With much made both then and now of Jaguar’s 1988 and 1990 victories of the Le Mans 24 Hours, its utter domination of the 1987 World Sportscar Championship has been largely forgotten. Yet it was arguably a much bigger achievement than winning a single, albeit 24-hour, race.
Budget models rarely survive in significant numbers, not least because few owners were willing or able to invest money in maintenance and repair. Ian Macaulay's Yugo 513 has beaten the odds though, and is believed to be one of only two survivors in the UK.
And so we arrive at a notable benchmark on this journey: the Ferrari F40 was the first production car to exceed the magic ‘double-ton’. You could argue that the F40 owes its existence to healthy opportunism rather than a well-planned marketing strategy. Ferrari’s sales had faltered in the early 1980s, with fears that its products were turning ‘soft’ under Fiat’s corporate blanket.
BMWs can be awfully confusing when it comes to their badging. Back in the day, a 323i E21 simply meant that it was a 3 Series body with a 2.3-liter engine. A E12 535i was the 5 Series body with a 3.5-litre engine — simple, right? M3s were all two-door coupes; except, they are four-door sedans now; and the M4 is now the M3 coupe; the 320i may have a 2.2-liter engine; and the 323i E21 could have the 2.5-liter — confused? Me, too. (And, perhaps, so is BMW!)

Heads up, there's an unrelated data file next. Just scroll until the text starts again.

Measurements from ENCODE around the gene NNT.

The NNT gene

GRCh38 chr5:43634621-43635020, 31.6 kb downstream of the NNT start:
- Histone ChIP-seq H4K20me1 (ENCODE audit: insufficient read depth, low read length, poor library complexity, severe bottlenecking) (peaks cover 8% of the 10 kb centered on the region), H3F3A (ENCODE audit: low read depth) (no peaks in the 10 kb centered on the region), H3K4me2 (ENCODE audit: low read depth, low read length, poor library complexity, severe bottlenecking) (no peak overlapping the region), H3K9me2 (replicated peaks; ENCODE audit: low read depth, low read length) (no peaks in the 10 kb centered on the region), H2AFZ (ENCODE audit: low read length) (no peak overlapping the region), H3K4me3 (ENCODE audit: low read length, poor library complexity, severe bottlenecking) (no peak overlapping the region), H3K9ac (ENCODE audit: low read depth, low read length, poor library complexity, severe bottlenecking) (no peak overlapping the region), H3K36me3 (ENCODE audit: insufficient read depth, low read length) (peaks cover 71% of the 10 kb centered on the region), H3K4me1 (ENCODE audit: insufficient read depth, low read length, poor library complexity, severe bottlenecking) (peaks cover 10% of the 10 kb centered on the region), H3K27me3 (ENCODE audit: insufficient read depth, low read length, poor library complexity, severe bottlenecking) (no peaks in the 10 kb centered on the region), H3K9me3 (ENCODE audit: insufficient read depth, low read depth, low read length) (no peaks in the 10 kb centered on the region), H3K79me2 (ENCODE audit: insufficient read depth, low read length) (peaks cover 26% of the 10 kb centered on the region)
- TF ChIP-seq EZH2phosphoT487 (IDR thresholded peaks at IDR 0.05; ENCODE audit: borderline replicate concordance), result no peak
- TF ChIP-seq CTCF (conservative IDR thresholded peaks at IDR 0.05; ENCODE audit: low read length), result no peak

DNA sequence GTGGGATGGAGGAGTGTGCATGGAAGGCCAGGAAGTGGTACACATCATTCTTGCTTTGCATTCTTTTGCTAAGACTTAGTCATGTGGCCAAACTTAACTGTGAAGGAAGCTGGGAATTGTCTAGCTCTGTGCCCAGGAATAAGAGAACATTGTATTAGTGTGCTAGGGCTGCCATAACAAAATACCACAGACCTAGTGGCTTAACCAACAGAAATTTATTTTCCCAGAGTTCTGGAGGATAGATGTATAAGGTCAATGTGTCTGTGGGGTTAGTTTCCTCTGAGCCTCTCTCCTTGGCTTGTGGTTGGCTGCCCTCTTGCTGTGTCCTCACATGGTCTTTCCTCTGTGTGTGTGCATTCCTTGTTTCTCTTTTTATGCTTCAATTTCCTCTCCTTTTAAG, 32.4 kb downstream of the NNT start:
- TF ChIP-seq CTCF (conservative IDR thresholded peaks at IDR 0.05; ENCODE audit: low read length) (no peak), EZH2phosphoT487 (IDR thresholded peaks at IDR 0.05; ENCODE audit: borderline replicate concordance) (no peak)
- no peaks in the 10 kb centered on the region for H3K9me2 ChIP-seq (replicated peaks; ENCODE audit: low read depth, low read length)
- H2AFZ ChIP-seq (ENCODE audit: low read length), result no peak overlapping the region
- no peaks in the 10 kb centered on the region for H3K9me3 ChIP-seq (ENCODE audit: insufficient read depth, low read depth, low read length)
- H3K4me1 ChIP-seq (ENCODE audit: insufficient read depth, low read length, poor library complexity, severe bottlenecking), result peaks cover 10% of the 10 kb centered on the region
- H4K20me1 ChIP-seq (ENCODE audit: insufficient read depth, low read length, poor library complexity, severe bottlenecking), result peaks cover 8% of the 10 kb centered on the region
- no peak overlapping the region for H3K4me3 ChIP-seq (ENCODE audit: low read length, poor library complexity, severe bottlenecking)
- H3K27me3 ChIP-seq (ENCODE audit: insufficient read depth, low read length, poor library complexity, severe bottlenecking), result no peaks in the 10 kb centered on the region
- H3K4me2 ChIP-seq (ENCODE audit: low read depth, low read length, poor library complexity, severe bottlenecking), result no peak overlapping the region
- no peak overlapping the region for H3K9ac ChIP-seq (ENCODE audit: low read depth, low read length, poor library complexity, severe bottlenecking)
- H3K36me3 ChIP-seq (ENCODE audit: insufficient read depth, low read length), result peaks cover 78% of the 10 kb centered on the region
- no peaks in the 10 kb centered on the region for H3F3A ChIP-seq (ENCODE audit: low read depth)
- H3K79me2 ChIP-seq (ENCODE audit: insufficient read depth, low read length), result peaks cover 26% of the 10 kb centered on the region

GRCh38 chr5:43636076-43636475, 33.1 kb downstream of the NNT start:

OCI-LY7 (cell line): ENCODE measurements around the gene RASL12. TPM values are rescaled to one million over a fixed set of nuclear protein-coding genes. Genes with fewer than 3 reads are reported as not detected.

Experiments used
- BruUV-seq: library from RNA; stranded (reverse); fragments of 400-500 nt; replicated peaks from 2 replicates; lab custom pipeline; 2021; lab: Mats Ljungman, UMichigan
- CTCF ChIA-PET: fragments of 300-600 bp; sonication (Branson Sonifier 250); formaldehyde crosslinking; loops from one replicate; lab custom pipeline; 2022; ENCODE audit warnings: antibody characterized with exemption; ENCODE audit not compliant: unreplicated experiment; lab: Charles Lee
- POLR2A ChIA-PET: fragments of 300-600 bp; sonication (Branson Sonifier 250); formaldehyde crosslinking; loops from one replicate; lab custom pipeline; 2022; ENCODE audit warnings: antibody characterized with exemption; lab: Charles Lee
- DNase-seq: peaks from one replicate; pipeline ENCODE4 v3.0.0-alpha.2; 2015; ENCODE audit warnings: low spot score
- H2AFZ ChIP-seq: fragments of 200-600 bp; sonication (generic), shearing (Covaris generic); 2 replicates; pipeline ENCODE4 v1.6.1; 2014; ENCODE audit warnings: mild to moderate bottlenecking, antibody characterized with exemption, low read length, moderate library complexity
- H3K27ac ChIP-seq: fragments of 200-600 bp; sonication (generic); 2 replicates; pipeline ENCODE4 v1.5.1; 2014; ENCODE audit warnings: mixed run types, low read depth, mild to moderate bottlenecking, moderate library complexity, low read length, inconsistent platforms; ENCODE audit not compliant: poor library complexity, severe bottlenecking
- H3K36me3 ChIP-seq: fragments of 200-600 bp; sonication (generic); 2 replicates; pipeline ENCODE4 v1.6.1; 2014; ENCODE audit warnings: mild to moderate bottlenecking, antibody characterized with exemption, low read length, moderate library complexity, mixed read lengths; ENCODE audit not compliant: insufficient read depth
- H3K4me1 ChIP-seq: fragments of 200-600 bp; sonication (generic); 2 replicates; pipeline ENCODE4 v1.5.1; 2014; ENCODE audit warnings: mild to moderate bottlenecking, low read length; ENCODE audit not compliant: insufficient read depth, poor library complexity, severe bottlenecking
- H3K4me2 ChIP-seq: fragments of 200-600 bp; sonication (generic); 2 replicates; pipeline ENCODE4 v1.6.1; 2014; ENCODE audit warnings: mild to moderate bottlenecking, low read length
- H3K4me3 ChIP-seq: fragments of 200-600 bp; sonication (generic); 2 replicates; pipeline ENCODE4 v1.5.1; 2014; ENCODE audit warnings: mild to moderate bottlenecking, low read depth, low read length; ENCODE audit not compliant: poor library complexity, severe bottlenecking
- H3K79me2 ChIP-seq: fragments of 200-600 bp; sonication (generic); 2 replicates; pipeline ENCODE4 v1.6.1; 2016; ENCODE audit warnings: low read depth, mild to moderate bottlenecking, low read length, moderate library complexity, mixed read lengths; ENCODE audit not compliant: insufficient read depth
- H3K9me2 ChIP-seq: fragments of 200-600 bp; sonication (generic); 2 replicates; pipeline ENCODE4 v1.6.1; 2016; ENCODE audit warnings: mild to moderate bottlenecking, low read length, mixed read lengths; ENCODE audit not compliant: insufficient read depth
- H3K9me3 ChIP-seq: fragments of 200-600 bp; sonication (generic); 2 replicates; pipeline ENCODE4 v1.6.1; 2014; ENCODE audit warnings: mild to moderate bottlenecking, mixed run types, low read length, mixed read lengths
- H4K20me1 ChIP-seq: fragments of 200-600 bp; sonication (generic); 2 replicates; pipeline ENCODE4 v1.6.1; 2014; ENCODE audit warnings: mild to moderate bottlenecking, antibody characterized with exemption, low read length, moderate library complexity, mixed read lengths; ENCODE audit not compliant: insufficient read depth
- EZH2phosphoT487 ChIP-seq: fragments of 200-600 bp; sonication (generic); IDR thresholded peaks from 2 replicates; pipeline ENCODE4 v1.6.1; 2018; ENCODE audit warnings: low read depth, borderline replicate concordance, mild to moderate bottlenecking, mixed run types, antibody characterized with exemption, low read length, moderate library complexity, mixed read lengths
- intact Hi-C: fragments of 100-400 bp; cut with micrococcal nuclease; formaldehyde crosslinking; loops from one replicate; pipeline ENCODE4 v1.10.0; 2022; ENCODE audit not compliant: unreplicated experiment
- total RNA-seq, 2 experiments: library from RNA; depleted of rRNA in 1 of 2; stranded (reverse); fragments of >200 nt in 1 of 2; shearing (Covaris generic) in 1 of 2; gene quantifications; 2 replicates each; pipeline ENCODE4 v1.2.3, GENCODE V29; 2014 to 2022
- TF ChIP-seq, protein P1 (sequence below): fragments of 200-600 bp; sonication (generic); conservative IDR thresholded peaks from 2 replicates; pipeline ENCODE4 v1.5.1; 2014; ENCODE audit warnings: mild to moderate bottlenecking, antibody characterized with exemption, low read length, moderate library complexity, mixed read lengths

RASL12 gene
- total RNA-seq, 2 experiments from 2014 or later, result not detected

Having previously put a Porsche 962C through its paces, Andrew Frankel finally gets to drive the sports racer that gave the Germans a mauling in 1987 – the Jaguar XJR-8. And this chassis was the wildest of all
Oldie But Goodie Being competitive in a classic car in a race series intended for modern cars takes skill and clever preparation. We track-test George Osborne’s V6-powered 75 at Silverstone to find out how. Story by Roberto Giordanelli